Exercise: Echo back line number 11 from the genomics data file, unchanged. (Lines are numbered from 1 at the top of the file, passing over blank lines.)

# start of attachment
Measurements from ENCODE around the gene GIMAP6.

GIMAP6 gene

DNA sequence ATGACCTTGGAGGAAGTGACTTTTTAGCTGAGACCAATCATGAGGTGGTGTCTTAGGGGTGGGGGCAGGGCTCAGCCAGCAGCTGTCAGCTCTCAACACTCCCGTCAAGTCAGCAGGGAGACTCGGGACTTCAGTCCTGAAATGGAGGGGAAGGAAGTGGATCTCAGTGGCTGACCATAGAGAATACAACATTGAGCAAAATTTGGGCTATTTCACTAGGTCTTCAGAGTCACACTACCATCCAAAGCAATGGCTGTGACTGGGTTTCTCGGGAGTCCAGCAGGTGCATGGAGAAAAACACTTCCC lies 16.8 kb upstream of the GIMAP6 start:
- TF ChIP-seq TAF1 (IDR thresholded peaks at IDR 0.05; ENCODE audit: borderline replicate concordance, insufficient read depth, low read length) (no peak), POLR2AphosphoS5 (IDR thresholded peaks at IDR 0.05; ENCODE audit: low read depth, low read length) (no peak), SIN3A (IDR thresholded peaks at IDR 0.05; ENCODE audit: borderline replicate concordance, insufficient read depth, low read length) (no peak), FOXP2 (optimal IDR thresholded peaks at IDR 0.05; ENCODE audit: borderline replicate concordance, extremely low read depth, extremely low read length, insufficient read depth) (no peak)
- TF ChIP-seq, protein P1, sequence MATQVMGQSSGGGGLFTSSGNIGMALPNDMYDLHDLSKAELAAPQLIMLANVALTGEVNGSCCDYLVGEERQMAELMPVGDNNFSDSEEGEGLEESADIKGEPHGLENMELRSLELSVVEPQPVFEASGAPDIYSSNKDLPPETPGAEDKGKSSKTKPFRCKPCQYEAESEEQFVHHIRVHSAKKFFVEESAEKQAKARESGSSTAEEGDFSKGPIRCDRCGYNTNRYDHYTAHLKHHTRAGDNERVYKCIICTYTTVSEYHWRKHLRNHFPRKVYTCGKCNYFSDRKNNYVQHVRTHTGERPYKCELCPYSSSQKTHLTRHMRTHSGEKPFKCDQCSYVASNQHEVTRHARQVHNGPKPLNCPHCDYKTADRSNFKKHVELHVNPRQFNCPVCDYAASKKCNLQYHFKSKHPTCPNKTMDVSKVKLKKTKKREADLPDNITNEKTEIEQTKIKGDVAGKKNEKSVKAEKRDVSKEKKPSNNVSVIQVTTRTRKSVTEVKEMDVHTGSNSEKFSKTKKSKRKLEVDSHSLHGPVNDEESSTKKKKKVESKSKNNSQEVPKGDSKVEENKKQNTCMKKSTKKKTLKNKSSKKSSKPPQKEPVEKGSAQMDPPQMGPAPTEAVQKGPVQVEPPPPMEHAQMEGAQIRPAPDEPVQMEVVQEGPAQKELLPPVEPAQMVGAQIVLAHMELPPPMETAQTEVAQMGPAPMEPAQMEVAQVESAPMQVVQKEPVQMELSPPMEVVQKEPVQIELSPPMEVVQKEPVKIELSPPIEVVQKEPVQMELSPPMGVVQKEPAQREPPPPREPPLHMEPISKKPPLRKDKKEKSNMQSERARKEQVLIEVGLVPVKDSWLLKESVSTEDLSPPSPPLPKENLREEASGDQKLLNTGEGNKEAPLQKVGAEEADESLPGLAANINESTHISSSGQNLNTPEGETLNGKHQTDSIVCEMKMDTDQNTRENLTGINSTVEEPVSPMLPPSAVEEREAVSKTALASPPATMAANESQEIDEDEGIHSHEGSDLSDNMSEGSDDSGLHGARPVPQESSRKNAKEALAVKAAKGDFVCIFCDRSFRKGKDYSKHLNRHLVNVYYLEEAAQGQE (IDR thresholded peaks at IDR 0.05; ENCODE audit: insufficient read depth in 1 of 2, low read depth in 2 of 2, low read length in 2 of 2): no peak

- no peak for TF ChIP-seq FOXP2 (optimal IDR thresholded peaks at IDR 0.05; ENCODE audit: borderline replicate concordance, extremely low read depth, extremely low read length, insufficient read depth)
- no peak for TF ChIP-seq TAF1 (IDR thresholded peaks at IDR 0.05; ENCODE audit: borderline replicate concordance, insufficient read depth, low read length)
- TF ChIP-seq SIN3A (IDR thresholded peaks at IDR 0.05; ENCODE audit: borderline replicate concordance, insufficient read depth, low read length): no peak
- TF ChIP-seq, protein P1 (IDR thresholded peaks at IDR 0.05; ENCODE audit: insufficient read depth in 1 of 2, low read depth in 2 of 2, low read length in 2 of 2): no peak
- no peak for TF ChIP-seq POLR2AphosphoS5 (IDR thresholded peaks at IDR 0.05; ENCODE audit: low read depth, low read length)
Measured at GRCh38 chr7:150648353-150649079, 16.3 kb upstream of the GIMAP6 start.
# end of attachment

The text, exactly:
Measured at GRCh38 chr7:150648353-150649079, 16.3 kb upstream of the GIMAP6 start.